Tom Dalzell, Flappers 2 Rappers: American Youth Slang (1996) offers a series of theories from earlier sources about the origin of the term hip (or hep), although Dalzell has the good sense not to endorse any of them. Here, in chronological order are the six oldest theories that Dalzell cites:
The expression was given its name from the characteristics of an old circus man who was famous ... He would always say that he knew just what to do or what was being said. ... Finally, when anyone contemplated an act or expression around the show grounds, the gang would say, "Yes you are the same as Joe Hept." (How to Be a Detective by F.J. Tillotsen ).
Hep ... derived from the name of a fabulous detective who operated in Cincinnati, the legend has it, who knew so much about criminality and criminals that his patronymic became a byword for the last thing in wisdom of illicit possibilities. (Vocabulary of Criminal Slang by L.E. Jackson and C.R. Hillyer ).
"On the hip" used in the sense of a person who has a supply of liquor on his person. (Thomas Dorgan, San Francisco Call and Post, June 10, 1920 ...)
No doubt the Army, where the sergeant or drill-master commands, "Step, step, step" to a squad of recruits until from sheer weariness the command becomes "Hep, hep, hep," meaning of course, "Keep in step, on the alert." (Godfrey Irwin, American Tramp and Underworld Slang ).
The sense of hep and hip is derived from an old phrase used in wrestling, "to have on the hip." When a wrestler had his opponent on the hip he had complete and effective control of him, and was in position to drop to the floor on top of his man, ready to take the fall. (Peter Tamony, "Origin of Words: Hep," News Letter and Wasp, August 25, 1939)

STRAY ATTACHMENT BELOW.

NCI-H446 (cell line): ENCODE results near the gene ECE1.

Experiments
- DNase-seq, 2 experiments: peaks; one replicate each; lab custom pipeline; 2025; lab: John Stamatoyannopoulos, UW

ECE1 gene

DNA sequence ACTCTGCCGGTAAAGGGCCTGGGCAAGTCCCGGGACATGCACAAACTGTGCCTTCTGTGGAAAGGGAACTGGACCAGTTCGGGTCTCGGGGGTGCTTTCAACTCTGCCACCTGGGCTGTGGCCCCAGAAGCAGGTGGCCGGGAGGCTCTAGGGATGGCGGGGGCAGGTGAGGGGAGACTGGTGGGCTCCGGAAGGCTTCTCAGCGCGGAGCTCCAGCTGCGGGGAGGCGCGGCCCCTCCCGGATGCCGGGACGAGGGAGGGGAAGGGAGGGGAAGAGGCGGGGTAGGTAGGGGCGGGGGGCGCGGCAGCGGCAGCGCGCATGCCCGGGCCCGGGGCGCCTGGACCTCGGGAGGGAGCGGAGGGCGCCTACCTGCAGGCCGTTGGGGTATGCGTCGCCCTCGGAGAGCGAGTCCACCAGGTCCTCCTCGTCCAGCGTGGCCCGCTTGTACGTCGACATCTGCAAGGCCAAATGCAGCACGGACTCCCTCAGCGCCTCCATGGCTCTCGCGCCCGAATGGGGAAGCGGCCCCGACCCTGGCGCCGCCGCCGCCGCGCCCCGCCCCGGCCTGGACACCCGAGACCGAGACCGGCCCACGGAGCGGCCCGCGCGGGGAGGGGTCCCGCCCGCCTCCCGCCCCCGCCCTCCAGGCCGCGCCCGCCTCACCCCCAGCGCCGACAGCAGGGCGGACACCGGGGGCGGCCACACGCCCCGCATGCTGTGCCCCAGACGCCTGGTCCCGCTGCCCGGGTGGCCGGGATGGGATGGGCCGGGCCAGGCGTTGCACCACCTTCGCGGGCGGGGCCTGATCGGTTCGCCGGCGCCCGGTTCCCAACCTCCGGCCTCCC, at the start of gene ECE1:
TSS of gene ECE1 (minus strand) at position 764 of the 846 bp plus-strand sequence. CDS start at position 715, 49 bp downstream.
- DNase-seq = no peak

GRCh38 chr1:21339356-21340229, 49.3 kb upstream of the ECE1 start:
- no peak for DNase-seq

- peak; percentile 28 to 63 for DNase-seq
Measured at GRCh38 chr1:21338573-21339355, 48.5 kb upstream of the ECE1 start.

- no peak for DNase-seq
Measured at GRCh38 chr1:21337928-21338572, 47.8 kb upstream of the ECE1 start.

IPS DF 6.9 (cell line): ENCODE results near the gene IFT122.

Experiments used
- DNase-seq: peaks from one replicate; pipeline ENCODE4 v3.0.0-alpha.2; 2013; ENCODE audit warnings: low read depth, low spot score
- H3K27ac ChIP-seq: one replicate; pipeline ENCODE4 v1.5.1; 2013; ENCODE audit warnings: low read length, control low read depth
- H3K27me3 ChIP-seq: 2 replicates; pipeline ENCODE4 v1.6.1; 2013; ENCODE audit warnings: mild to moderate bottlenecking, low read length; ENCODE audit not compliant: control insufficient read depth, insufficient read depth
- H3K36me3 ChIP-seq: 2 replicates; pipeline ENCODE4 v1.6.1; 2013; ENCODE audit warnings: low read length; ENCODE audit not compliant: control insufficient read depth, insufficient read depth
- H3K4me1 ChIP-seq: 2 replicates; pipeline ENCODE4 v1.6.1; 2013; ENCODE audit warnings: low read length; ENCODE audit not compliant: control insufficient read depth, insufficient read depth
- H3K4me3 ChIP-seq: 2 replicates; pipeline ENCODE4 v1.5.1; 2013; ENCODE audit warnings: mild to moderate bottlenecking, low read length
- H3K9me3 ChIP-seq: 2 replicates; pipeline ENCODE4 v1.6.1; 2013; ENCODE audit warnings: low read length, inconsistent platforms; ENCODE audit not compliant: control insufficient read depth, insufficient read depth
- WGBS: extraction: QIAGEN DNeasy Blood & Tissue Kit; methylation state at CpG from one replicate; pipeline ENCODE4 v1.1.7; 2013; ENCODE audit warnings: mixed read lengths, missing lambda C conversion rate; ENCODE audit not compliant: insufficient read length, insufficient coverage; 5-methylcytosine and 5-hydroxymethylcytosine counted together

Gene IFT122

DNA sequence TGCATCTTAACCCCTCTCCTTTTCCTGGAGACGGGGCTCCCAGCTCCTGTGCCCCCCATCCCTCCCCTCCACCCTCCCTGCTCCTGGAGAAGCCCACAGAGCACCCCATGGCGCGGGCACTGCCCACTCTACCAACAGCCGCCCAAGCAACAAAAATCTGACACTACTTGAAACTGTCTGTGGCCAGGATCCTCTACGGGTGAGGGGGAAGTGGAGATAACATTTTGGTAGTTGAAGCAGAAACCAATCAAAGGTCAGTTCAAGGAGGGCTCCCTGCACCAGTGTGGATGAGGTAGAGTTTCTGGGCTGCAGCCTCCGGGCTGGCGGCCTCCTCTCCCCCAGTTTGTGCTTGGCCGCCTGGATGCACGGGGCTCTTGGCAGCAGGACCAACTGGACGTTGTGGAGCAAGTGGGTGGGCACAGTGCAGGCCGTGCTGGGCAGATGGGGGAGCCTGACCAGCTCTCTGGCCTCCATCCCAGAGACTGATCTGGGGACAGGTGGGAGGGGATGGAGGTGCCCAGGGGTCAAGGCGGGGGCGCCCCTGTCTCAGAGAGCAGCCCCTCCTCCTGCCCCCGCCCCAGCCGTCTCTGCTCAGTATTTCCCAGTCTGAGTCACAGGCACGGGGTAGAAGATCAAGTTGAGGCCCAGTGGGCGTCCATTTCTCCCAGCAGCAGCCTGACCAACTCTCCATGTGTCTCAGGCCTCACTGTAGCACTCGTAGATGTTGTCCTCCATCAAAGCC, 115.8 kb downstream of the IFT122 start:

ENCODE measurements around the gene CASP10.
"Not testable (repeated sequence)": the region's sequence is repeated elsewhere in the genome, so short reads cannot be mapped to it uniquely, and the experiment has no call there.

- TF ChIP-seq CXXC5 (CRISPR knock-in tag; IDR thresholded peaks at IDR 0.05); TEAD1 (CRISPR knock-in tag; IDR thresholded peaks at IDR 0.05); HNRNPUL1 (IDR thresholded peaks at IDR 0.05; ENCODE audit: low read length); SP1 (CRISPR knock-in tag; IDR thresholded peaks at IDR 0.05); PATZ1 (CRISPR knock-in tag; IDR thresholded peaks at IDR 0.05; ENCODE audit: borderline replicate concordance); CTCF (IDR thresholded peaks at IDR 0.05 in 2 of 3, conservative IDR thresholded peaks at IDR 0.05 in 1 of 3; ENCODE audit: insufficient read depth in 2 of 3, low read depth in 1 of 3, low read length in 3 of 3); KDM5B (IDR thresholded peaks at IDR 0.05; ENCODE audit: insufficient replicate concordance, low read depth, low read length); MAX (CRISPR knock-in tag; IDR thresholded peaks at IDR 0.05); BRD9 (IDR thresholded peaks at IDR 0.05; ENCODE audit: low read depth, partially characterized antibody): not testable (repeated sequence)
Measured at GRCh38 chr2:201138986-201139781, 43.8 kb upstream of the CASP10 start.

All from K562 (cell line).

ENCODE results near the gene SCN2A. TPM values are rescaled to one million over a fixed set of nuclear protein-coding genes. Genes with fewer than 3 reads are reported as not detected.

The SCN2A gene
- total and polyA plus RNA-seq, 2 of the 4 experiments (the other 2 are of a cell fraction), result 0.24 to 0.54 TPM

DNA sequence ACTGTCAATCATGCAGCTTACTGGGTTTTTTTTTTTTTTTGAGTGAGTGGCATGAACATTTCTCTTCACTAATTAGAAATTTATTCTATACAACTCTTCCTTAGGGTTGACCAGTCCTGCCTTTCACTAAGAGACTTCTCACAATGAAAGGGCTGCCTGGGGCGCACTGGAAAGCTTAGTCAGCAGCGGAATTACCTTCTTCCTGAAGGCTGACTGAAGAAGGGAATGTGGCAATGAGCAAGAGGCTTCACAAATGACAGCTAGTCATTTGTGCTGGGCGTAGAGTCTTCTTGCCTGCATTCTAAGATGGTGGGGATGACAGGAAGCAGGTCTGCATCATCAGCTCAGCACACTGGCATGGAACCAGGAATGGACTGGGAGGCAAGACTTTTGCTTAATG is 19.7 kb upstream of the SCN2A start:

Nowadays you have to call a gone character a hipster. That comes from the fact that a real gone musician is said to have his boots laced right up to his hips. (Cab Calloway, Original Jive Dictionary, 1942). ...
Other origin theories mentioned by Dalzell include opium smokers' slang (because denizens of opium dens reclined on their hip while indulging), a Chicago saloon-keeper named Joe Hep, and a farmer's call of encouragement to his plow horses.
Of all these possibilities, only the wrestling sense of "on the hip" (cited by Peter Tamony in his 1939 explanation) is mentioned in Farmer & Henley, Slang and Its Analogues (1893)—not surprising since that meaning goes back to Shakespeare at least. (In The Merchant of Venice , Shylock says, "If I can catch him [Antonio] upon the hip, I will feed fat the ancient grudge I bear him.")
But being caught "on the hip" in the wrestling sense of the phrase seems to have very little in common with being hip (or "on the hip") in the in-the-know sense of the phrase. My impression is that the twentieth-century meaning of hip is probably only coincidentally similar to the old wrestling phrase.